Last night I had drinks with a middle-market lender, from one of those firms that still seems to be lending (albeit selectively… very selectively). It was a wide-ranging conversation, but we kept coming back to the paucity of new leveraged buyouts. The conventional culprit here is a lack of credit, but my conversant put forth an alternate theory (at least for the middle markets): Buyers are on strike.
There clearly are fewer active lenders than in years past, he said, but there are still enough to handle far more deals than are currently flowing. The real problem is at the buyout firms themselves, which have lost confidence in their own ability to appropriately price and structure transactions.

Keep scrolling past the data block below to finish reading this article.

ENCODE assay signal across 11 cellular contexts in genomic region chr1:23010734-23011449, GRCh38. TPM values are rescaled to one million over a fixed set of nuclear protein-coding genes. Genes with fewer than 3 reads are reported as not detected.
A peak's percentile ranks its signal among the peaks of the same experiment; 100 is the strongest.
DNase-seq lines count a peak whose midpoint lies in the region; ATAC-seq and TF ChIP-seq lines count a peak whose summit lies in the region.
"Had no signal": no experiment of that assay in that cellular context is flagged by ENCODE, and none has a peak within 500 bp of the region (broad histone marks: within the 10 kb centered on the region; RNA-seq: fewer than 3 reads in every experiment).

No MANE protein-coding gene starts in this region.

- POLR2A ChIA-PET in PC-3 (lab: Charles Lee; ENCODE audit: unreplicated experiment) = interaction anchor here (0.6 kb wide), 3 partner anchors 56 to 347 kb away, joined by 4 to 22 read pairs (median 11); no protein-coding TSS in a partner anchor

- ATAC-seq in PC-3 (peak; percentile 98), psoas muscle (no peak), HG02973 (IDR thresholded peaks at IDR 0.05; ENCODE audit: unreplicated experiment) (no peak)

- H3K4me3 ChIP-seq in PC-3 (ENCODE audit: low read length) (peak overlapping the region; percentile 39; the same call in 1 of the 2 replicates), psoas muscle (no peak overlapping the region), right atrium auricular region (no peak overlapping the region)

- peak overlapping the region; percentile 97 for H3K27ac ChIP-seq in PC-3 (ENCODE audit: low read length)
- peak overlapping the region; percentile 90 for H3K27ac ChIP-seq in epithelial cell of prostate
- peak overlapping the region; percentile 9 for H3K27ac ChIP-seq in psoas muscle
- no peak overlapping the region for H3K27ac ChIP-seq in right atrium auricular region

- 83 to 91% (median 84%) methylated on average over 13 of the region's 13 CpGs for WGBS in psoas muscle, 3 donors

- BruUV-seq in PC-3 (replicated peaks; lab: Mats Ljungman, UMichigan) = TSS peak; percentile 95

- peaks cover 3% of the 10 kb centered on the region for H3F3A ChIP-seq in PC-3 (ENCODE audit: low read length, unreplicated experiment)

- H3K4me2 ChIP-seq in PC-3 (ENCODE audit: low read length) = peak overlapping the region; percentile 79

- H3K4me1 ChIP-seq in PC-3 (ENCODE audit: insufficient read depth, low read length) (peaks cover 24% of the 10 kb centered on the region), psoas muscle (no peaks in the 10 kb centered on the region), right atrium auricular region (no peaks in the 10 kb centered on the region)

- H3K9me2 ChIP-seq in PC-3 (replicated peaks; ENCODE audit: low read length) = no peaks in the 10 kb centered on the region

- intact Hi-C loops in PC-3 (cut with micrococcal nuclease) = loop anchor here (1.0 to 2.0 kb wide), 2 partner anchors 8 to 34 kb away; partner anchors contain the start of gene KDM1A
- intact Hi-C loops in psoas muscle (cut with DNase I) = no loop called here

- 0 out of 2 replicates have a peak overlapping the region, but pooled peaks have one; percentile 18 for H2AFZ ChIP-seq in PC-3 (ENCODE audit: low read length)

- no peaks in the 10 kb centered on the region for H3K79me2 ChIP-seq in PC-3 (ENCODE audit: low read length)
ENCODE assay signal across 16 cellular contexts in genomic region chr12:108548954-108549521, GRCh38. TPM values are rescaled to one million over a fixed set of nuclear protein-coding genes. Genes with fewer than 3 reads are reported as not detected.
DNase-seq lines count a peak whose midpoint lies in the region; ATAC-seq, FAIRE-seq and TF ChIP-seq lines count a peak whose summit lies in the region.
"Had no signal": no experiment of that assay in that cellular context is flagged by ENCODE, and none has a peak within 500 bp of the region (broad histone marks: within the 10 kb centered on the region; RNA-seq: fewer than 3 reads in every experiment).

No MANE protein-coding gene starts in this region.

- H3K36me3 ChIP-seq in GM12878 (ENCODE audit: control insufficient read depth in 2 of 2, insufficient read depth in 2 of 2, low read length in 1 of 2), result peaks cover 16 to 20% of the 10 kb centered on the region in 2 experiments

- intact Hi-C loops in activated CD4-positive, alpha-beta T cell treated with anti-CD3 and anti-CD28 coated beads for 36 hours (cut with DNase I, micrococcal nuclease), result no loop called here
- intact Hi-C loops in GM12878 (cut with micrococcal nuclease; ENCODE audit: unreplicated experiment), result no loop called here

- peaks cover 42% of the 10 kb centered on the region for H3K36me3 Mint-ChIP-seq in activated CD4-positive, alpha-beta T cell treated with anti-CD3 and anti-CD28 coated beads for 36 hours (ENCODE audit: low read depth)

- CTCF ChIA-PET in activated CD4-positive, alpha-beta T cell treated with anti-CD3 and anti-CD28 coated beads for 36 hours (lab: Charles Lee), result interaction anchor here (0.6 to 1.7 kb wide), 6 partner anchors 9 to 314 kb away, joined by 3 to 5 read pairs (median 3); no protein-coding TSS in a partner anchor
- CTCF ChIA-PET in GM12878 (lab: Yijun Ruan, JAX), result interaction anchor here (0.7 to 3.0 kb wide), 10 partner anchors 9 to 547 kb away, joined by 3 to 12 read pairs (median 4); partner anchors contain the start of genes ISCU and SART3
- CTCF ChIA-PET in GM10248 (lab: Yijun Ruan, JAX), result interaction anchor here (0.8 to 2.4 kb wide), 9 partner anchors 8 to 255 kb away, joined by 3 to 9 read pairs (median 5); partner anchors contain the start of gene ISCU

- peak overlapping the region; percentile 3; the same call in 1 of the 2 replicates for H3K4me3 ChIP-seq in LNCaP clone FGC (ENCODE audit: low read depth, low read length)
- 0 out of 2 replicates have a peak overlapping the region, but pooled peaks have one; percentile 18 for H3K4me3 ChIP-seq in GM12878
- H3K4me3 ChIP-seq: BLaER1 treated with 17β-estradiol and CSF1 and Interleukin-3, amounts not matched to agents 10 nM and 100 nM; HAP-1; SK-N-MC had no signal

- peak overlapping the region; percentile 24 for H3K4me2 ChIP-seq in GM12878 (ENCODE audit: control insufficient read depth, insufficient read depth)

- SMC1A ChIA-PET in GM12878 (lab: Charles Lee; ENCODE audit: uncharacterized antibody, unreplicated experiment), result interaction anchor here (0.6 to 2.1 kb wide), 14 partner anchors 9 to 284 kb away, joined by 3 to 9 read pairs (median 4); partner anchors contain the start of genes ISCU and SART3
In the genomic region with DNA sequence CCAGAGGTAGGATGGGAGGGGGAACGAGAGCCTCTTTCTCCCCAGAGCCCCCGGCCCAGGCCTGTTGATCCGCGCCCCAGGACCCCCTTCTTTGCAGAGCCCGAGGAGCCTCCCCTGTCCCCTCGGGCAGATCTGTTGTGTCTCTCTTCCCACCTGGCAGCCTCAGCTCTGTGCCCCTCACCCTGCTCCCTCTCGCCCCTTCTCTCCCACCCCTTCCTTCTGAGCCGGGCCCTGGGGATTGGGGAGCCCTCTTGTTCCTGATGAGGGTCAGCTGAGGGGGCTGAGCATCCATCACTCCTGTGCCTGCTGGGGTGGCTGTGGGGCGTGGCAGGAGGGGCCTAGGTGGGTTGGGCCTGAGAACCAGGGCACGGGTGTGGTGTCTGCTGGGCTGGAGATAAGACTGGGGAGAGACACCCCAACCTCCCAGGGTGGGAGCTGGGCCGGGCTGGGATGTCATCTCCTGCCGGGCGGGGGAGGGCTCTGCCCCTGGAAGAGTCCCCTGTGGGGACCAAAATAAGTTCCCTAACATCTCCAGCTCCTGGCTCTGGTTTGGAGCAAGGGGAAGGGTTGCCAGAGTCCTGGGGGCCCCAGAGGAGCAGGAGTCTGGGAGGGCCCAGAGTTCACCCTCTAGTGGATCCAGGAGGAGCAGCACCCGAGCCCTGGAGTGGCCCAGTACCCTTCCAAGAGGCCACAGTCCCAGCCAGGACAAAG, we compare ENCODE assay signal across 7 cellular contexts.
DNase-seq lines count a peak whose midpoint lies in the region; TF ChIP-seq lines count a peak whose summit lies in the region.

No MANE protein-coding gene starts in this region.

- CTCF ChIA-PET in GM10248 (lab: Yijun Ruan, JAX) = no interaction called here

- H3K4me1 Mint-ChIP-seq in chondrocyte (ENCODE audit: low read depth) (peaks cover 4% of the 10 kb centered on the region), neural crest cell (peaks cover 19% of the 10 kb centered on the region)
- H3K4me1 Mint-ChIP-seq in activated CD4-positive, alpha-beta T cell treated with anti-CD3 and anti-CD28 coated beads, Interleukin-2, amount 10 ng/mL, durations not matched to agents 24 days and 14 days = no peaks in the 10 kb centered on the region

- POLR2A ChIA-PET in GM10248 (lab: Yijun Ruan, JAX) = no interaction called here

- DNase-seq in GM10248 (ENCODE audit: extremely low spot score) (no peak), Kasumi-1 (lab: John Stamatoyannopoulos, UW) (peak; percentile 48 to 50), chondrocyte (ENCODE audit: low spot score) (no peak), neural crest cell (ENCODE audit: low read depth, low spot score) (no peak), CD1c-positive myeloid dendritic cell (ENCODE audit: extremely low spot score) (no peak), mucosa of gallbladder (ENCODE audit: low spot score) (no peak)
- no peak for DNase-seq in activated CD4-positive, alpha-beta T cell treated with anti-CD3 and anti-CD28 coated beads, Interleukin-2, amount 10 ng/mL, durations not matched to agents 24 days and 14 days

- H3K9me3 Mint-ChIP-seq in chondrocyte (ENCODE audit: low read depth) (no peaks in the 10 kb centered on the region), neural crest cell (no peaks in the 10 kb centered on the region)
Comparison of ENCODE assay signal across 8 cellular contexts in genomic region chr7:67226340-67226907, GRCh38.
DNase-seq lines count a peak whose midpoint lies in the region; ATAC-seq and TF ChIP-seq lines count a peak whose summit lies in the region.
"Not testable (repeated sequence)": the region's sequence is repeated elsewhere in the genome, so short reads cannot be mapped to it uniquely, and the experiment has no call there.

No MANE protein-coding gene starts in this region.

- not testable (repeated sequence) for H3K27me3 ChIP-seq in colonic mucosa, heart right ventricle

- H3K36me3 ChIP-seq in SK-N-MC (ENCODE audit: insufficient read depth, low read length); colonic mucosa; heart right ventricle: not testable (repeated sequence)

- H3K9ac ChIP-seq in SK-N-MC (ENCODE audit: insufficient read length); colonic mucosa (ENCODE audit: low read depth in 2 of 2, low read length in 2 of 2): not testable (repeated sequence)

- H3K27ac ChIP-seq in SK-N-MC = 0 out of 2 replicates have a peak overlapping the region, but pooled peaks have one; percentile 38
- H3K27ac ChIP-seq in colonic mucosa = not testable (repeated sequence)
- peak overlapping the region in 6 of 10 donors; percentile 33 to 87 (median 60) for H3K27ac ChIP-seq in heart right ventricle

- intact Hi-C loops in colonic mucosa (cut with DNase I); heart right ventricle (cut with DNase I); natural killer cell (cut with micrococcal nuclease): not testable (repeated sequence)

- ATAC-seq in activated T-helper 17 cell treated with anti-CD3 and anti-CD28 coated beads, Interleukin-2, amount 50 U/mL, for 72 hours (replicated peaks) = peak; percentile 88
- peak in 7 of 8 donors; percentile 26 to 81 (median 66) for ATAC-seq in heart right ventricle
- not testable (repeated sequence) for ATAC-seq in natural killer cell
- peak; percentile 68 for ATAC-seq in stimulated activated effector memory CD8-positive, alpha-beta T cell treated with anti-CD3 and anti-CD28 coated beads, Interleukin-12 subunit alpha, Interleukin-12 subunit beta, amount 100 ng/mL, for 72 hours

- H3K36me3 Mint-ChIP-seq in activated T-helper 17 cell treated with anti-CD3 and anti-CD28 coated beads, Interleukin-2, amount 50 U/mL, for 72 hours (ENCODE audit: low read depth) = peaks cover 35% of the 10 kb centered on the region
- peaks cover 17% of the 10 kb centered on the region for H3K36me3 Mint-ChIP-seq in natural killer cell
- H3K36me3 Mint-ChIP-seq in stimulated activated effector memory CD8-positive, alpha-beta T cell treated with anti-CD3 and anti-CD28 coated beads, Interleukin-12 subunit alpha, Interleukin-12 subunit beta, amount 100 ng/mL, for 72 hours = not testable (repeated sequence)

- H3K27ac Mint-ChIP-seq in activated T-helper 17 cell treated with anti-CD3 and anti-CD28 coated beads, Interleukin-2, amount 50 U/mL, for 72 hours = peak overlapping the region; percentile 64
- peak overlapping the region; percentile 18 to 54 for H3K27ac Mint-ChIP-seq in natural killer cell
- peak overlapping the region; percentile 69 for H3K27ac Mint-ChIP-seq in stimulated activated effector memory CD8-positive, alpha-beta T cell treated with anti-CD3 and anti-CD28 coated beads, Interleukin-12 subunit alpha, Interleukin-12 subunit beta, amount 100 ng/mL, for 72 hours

There was obviously some self-service in this allegation, although it’s not without merit. Just two months ago, I remember hearing that a well-known secondary shop had put a moratorium on new acquisitions of LBO fund positions, because it did not believe it could adequately value the underlying debt levels. Most other firms haven’t been nearly so blanket, but the notion of a buyer’s strike intrigues me… What say you, dear reader?